So really, distance and difference in age has meant that we are already not very close to mum and dad’s extended familes (all dad’s siblings have passed away, mum has one sibling left). I never had any living grandparents (dad’s dad was 60 when he was born).

    Of course, they will always be my family even if I don’t know the names of half of them lol. I don’t really care if I hear from them again but at the same time I would be happy to hear from them if they so wished – it doesn’t really matter either way. My biological family will also always be my family even if we drift apart (I actually know the names of all my maternal biological cousins :)). I’ve always been a loner anyway so have always been sort of “arms length” to some degree. Bio family are very welcoming and the “door is always open” if I want to visit the uncles but I don’t take advantage of it.

    Liked by 1 person

     
  7. beth62

    April 19, 2016 at 12:19 pm

    Is our wrestle with Real ever over?
    It seems to be an added spice to everything family for many of us.
    Sure it’s natural to wonder or worry about family members drifting apart, relationships changing at a difficult and vunerable time like this.
    But I have to wonder if it were all bio relationships involved, how big the thoughts or worries about what’s Real, now, would be.

    wrestle well (((my friend)))

    Liked by 1 person

     
    • Heather

      April 19, 2016 at 8:06 pm

      In my experience I can say that when all family is bio the concept of Real doesn’t come up.

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      • beth62

        April 22, 2016 at 7:46 pm

        I’ve thought on that a while, and can’t say I came up with an instance. There must be one example somewhere LOL There’s usually that one.

        Did come up with something I heard about a distant brother… “now it’s as-if he’s not even my real brother, even tho we all know he is”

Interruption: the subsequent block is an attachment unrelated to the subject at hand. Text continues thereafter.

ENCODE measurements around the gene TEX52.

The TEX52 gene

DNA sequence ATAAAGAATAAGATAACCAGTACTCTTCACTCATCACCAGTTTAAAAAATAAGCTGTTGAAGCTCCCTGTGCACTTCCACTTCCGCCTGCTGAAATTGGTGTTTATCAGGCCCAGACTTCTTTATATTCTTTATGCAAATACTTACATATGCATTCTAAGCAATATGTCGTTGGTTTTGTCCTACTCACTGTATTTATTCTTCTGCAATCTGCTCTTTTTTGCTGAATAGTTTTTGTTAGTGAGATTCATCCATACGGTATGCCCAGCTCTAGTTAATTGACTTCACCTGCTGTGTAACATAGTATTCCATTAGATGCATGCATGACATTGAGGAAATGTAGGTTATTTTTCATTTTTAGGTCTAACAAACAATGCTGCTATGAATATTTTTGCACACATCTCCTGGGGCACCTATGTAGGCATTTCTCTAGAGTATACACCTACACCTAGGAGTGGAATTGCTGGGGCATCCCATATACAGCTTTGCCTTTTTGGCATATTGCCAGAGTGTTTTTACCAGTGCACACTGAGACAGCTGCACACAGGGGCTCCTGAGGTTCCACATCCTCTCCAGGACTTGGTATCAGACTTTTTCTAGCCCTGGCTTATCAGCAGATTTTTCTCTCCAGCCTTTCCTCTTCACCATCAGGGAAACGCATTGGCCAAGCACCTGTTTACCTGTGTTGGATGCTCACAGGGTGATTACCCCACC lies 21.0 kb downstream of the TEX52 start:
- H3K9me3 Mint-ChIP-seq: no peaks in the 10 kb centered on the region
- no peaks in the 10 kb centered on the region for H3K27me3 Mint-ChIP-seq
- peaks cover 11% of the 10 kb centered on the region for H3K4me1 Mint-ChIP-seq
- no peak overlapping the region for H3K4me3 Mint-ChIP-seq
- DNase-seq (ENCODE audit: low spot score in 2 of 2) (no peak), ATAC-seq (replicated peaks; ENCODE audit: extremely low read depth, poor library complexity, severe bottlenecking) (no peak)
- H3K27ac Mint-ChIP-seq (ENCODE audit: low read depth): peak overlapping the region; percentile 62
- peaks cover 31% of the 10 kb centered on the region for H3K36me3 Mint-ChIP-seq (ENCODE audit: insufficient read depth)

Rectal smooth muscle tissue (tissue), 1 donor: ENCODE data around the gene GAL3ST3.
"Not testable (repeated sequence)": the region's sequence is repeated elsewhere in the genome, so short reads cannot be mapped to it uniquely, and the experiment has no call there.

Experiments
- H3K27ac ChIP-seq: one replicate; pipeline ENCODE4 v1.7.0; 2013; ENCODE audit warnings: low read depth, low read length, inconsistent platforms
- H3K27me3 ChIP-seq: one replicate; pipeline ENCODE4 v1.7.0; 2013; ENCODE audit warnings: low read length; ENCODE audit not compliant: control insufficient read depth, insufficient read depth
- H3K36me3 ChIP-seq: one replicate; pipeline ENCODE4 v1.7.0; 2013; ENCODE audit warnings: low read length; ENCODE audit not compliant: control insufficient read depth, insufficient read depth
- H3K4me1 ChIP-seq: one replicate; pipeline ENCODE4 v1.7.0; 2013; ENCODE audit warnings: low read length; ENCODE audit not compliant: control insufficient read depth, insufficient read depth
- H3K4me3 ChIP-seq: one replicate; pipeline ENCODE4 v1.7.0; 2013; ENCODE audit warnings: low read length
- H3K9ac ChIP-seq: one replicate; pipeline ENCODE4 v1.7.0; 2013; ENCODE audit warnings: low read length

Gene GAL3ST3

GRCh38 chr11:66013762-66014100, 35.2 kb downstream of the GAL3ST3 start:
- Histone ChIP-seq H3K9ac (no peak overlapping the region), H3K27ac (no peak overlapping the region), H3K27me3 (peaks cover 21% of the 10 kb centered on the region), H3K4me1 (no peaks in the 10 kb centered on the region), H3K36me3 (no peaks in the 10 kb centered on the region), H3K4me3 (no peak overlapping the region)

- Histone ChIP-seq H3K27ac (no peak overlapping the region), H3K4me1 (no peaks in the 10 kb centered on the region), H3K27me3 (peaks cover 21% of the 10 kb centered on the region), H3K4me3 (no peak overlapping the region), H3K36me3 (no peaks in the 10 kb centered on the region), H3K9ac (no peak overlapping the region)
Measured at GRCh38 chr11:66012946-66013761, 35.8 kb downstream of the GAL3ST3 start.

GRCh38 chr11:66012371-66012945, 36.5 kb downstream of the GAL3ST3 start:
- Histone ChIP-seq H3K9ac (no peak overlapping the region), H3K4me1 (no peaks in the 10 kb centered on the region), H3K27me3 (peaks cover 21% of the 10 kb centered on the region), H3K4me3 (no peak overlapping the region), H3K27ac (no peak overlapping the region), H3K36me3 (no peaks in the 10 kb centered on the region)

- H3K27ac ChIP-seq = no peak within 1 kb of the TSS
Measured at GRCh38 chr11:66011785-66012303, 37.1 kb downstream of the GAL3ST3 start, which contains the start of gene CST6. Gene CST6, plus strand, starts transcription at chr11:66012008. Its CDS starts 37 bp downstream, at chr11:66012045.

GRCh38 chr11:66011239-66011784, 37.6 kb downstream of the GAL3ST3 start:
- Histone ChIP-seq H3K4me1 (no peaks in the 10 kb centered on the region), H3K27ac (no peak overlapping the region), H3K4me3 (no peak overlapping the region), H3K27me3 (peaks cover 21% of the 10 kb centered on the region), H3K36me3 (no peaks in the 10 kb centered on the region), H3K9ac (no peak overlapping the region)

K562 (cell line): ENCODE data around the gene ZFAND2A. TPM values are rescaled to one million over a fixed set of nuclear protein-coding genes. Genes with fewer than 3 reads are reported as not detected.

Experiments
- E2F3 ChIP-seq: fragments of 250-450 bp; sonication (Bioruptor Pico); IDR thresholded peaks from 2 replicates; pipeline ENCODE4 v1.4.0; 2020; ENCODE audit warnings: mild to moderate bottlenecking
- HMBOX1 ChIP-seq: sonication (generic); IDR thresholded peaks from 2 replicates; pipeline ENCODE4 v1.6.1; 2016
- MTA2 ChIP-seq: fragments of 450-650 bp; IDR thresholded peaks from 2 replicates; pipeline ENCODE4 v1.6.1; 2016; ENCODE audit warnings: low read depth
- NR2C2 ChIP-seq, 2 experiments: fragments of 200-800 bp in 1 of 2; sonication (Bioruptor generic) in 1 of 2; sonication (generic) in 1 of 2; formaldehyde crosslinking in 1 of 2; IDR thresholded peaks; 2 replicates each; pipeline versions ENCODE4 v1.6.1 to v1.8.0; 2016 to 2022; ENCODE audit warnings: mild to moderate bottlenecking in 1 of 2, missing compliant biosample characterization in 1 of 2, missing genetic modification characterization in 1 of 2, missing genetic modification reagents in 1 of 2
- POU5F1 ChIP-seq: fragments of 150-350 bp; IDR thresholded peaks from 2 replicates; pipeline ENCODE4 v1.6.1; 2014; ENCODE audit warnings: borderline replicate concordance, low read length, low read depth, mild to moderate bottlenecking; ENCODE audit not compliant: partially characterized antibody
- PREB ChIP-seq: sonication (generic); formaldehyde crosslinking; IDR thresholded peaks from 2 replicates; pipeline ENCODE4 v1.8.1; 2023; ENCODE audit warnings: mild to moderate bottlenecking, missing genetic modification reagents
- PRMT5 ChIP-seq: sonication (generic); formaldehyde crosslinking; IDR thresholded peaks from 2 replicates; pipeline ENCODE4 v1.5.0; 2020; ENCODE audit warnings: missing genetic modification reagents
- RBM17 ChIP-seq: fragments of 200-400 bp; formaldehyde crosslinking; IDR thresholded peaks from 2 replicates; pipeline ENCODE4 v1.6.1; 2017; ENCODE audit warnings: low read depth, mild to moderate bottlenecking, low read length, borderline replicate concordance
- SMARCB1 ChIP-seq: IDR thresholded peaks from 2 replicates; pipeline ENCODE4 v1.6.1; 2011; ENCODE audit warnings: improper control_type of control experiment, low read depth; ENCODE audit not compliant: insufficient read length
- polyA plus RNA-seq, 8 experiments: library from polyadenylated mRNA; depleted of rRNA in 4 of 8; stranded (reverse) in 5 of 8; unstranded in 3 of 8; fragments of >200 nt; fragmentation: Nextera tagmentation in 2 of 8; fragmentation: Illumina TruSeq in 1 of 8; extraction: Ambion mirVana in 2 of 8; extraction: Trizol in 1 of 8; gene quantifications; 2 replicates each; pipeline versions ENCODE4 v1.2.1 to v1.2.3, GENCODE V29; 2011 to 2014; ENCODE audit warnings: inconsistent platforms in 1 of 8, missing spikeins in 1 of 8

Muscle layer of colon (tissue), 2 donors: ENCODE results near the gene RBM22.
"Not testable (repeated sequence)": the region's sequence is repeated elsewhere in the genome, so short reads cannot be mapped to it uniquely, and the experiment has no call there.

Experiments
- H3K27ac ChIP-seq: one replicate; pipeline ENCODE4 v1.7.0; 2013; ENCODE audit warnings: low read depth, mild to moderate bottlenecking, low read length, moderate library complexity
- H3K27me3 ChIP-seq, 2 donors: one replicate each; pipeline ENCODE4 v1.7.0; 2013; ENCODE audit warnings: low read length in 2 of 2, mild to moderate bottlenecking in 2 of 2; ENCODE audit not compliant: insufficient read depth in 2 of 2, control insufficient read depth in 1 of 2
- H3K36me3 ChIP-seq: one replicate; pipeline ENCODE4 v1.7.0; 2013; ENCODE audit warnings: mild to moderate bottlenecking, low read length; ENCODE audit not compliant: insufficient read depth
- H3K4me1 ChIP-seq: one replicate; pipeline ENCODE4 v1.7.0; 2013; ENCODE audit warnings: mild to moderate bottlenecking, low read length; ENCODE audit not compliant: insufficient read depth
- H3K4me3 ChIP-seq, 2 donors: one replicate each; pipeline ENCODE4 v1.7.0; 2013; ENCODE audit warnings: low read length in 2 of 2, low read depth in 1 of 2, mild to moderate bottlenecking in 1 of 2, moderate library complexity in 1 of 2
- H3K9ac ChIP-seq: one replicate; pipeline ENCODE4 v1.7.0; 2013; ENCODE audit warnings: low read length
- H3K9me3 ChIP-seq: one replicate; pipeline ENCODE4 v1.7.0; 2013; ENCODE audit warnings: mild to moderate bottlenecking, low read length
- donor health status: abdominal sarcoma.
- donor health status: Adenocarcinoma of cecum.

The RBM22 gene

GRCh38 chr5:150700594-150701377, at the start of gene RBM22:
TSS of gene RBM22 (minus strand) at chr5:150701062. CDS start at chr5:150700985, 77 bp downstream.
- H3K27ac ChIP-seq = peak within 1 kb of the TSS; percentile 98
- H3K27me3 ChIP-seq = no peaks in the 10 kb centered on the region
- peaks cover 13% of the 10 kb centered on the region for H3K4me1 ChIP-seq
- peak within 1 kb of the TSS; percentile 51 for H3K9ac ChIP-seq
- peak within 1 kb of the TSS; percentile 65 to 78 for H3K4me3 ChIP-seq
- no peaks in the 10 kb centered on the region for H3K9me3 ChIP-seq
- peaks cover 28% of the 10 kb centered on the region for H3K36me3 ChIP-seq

But that’s as close as I have gotten.

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  8. Tara-Anita

    June 14, 2016 at 8:37 pm

    I’ve thought about this countless of times. My adopted parents are in their eighties now. I’ve encountered one or two incidences of other family members reactions to me, making me feel not a part of. I often feel resentment towards my adoptive mother for not raising me to be more independent to really go after my goals so that I could really make a life for myself. She held me too close too her. Growing up I hardly talked about my adoption or asked questions because when I did bring it up my mother would start getting emotional and start crying, so I would avoid talking about it. In my later years I asked some questions and asked why she never talked to me about it. She said that one day when I felt like it I would ask the questions. People really don’t know the effects on adoptees. I only found out I had a sister from my oldest brother who had heard my parents talk about her. I asked why she didn’t tell me about her..she said that she was already adopted by another family. Question: Don’t you think I would want to know if I had biological siblings??!!! All my life I’ve felt restricted and living my life to please them. To require there permission to do anything. I feel obligated to stay where I am until she leaves this earth…then like you…I guess I’ll find out what happens now that the final link is severed…”

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    • TAO

      June 14, 2016 at 10:48 pm

      I’m sorry for the hard parts, some never feel secure and it must be hard to deal with.

      Like